By Martin Kidston
Work to remove asbestos from the Missoula Mercantile is moving forward on schedule and could be completed by the end of next week, the project’s developer said Friday.
What happens after that will depend on the outcome of a District Court decision regarding a preservation group’s efforts to block redevelopment of the vacant property.
“We expect to be completed with environmental abatement work, if not next Friday, then by the following week,” said Andy Holloran. “We’re on track with that, and we’re looking forward to a timely ruling from the judge. Hopefully, it goes in our favor and we can more forward with our plan.”
Holloran, head of HomeBase Montana, won approval from the city earlier this year to deconstruct most of the Mercantile and build a $35 million Marriott hotel on the site.
The agreement requires the developer to leave the pharmacy portion of the building intact and adhere to designs already presented to the city. It also requires HomeBase to place a bond on the project to ensure the hotel is built once the Mercantile is deconstructed.
Before that happens, however, a Missoula District Court judge will decide a lawsuit filed by Preserve Historic Missoula. The preservation group filed the suit in August seeking to stop demolition work.
Last month, the city and the developer asked the court to dismiss the group’s suit, saying its members were attempting to scuttle a private owner’s right to develop his property, as permitted by the city’s zoning regulations.
However, District Judge Dusty Deschamps opted to hear the case. Briefs are due before the court next week and a hearing is expected to follow shortly after.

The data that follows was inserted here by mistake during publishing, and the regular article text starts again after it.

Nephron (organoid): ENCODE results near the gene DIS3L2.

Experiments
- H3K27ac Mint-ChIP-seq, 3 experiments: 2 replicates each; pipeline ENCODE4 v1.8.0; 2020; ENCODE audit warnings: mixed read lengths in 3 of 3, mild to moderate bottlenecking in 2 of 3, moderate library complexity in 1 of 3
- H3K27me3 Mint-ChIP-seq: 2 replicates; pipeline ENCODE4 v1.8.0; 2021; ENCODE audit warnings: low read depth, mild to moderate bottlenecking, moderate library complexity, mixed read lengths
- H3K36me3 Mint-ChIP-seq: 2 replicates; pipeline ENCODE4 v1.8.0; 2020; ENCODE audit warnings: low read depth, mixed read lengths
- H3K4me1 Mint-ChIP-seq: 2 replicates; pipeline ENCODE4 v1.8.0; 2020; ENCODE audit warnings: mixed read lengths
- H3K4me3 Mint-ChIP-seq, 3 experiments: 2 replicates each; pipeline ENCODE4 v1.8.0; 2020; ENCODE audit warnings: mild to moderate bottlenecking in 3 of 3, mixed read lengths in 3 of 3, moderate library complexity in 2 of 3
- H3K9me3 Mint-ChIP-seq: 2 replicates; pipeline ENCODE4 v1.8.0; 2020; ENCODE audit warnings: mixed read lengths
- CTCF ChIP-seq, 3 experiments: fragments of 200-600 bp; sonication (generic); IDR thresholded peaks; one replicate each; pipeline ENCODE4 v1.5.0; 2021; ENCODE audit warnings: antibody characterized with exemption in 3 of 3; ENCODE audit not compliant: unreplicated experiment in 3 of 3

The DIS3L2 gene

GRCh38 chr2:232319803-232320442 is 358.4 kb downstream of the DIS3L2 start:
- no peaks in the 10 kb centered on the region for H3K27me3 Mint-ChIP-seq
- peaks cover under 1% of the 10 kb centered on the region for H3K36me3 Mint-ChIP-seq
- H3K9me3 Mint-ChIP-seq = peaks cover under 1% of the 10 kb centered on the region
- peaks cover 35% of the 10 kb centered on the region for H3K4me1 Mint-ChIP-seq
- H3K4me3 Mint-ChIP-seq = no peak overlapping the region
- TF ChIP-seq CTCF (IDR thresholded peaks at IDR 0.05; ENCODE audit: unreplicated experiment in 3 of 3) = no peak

In the meantime, Holloran said asbestos work will go on until the building’s interior, which is little more than a shell at this point, is environmentally safe. Much of the remaining asbestos lies in the membrane of the roof.
“In the inside – the interior – a lot of the casing around the windows, and some of the remaining drywall included asbestos,” Holloran said. “It was what we expected. You get that any time you have an older structure that’s been renovated and repurposed time and again.”
Holloran didn’t speculate on how the legal issue would resolve itself. But if the court allows the project to move forward, he said, his team is ready to begin the next phase.
“We’ll continue to work with the city to meet the criteria that was set forth in the development agreement, and we’ll continue to do that,” Holloran said. “Toward the end of the year, hopefully we’ll be in a position to begin the salvage and deconstruction process.”
Holloran said a deconstruction team has been selected, though the contract is pending the outcome of the court proceedings.
“Our goal has always been to try and repurpose as much of the building and material as we can in the new Merc,” said Holloran. “The remaining salvage material would be either donated to Home ReSource or distributed to the community.
Contact reporter Martin Kidston at firstname.lastname@example.org